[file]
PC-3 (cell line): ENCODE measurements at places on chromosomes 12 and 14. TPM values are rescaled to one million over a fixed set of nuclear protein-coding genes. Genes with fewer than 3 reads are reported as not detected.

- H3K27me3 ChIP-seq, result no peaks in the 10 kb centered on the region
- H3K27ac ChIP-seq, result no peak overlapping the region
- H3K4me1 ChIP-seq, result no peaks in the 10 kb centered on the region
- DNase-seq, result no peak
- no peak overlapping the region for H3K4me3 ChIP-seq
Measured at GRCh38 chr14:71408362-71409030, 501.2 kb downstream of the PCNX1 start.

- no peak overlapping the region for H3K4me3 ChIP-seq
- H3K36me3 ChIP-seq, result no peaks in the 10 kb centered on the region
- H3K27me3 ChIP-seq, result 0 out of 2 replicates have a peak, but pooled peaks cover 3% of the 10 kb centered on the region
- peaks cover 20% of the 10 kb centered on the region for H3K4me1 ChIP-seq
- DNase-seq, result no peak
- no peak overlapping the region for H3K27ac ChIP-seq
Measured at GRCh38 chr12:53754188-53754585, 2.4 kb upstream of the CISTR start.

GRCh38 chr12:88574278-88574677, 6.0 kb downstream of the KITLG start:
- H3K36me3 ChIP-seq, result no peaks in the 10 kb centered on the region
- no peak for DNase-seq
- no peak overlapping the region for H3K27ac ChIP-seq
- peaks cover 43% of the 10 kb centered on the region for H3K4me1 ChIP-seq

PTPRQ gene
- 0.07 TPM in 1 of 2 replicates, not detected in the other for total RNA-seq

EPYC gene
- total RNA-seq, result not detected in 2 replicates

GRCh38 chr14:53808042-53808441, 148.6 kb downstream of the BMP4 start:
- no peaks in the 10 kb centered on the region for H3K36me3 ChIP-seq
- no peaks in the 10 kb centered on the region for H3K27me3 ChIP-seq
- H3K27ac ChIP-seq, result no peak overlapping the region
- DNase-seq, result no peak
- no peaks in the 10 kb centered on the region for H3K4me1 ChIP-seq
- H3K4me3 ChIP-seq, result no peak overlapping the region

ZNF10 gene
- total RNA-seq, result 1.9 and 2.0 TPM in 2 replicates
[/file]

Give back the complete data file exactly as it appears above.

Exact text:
PC-3 (cell line): ENCODE measurements at places on chromosomes 12 and 14. TPM values are rescaled to one million over a fixed set of nuclear protein-coding genes. Genes with fewer than 3 reads are reported as not detected.

- H3K27me3 ChIP-seq, result no peaks in the 10 kb centered on the region
- H3K27ac ChIP-seq, result no peak overlapping the region
- H3K4me1 ChIP-seq, result no peaks in the 10 kb centered on the region
- DNase-seq, result no peak
- no peak overlapping the region for H3K4me3 ChIP-seq
Measured at GRCh38 chr14:71408362-71409030, 501.2 kb downstream of the PCNX1 start.

- no peak overlapping the region for H3K4me3 ChIP-seq
- H3K36me3 ChIP-seq, result no peaks in the 10 kb centered on the region
- H3K27me3 ChIP-seq, result 0 out of 2 replicates have a peak, but pooled peaks cover 3% of the 10 kb centered on the region
- peaks cover 20% of the 10 kb centered on the region for H3K4me1 ChIP-seq
- DNase-seq, result no peak
- no peak overlapping the region for H3K27ac ChIP-seq
Measured at GRCh38 chr12:53754188-53754585, 2.4 kb upstream of the CISTR start.

GRCh38 chr12:88574278-88574677, 6.0 kb downstream of the KITLG start:
- H3K36me3 ChIP-seq, result no peaks in the 10 kb centered on the region
- no peak for DNase-seq
- no peak overlapping the region for H3K27ac ChIP-seq
- peaks cover 43% of the 10 kb centered on the region for H3K4me1 ChIP-seq

PTPRQ gene
- 0.07 TPM in 1 of 2 replicates, not detected in the other for total RNA-seq

EPYC gene
- total RNA-seq, result not detected in 2 replicates

GRCh38 chr14:53808042-53808441, 148.6 kb downstream of the BMP4 start:
- no peaks in the 10 kb centered on the region for H3K36me3 ChIP-seq
- no peaks in the 10 kb centered on the region for H3K27me3 ChIP-seq
- H3K27ac ChIP-seq, result no peak overlapping the region
- DNase-seq, result no peak
- no peaks in the 10 kb centered on the region for H3K4me1 ChIP-seq
- H3K4me3 ChIP-seq, result no peak overlapping the region

ZNF10 gene
- total RNA-seq, result 1.9 and 2.0 TPM in 2 replicates